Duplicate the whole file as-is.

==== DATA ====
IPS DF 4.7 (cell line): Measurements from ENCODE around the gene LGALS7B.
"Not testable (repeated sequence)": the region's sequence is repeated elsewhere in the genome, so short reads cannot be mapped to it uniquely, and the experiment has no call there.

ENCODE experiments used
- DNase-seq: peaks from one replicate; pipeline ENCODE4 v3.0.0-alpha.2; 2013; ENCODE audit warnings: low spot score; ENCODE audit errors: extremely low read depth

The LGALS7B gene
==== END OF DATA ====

IPS DF 4.7 (cell line): Measurements from ENCODE around the gene LGALS7B.
"Not testable (repeated sequence)": the region's sequence is repeated elsewhere in the genome, so short reads cannot be mapped to it uniquely, and the experiment has no call there.

ENCODE experiments used
- DNase-seq: peaks from one replicate; pipeline ENCODE4 v3.0.0-alpha.2; 2013; ENCODE audit warnings: low spot score; ENCODE audit errors: extremely low read depth

The LGALS7B gene